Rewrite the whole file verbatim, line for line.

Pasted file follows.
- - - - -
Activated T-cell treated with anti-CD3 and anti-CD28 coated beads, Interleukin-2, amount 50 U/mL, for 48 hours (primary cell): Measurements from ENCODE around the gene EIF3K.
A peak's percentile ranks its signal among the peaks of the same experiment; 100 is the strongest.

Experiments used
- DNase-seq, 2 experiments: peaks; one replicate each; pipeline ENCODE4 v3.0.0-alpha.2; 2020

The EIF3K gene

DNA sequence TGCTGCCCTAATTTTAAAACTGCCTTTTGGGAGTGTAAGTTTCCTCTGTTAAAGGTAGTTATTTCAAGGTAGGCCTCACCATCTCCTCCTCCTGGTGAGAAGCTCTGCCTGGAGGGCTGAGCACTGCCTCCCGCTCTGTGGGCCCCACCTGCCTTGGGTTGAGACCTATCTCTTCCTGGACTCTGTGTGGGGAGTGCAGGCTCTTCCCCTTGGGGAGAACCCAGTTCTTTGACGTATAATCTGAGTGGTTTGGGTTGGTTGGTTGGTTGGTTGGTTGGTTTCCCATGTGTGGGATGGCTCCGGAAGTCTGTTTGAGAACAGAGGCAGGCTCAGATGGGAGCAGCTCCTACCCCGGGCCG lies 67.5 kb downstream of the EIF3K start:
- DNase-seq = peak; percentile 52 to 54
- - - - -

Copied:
Activated T-cell treated with anti-CD3 and anti-CD28 coated beads, Interleukin-2, amount 50 U/mL, for 48 hours (primary cell): Measurements from ENCODE around the gene EIF3K.
A peak's percentile ranks its signal among the peaks of the same experiment; 100 is the strongest.

Experiments used
- DNase-seq, 2 experiments: peaks; one replicate each; pipeline ENCODE4 v3.0.0-alpha.2; 2020

The EIF3K gene

DNA sequence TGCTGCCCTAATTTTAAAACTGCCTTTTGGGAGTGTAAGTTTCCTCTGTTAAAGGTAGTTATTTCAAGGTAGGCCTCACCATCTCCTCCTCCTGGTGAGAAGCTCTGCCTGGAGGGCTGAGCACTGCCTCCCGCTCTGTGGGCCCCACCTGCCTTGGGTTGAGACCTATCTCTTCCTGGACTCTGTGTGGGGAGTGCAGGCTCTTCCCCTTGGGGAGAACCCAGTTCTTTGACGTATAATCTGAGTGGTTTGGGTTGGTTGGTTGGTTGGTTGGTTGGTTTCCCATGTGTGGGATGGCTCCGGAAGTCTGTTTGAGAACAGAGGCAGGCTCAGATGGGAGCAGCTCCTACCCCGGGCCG lies 67.5 kb downstream of the EIF3K start:
- DNase-seq = peak; percentile 52 to 54